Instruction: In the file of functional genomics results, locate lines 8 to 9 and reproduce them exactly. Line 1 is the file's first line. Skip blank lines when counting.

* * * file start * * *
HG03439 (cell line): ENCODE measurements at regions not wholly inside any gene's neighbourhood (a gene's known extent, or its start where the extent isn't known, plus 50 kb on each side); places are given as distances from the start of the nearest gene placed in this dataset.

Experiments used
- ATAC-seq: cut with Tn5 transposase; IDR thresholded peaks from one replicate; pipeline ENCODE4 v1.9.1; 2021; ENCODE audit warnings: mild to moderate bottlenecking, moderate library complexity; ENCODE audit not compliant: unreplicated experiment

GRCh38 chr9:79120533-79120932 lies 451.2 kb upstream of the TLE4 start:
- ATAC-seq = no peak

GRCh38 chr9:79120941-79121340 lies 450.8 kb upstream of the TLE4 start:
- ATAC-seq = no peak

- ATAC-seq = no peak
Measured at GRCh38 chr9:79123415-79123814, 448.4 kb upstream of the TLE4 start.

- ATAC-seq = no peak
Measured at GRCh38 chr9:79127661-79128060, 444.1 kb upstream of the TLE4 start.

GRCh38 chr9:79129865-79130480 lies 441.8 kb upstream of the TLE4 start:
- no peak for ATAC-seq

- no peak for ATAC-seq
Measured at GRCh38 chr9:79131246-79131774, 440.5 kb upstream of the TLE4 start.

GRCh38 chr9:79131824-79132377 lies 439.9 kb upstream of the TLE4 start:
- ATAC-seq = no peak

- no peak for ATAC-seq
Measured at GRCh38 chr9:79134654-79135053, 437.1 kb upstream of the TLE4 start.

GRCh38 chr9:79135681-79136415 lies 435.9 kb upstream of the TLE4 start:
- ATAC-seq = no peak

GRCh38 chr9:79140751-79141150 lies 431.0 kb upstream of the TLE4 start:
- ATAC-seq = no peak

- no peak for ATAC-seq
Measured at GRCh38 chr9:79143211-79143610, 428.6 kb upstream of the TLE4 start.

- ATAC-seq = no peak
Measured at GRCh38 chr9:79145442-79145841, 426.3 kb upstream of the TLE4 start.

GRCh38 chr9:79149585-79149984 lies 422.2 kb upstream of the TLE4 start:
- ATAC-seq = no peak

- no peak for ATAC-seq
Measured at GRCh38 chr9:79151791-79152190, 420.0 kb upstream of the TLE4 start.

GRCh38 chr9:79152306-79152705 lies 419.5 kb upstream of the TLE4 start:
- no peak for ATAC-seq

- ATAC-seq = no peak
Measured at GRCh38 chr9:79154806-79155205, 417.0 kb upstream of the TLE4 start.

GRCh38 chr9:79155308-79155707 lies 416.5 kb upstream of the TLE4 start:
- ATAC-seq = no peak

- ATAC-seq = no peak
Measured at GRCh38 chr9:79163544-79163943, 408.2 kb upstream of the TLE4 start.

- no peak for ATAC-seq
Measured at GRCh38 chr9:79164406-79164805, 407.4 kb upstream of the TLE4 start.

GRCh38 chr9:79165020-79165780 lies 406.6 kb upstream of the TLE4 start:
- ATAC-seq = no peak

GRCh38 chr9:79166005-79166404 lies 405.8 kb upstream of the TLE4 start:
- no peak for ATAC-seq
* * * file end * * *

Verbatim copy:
- ATAC-seq = no peak
Measured at GRCh38 chr9:79123415-79123814, 448.4 kb upstream of the TLE4 start.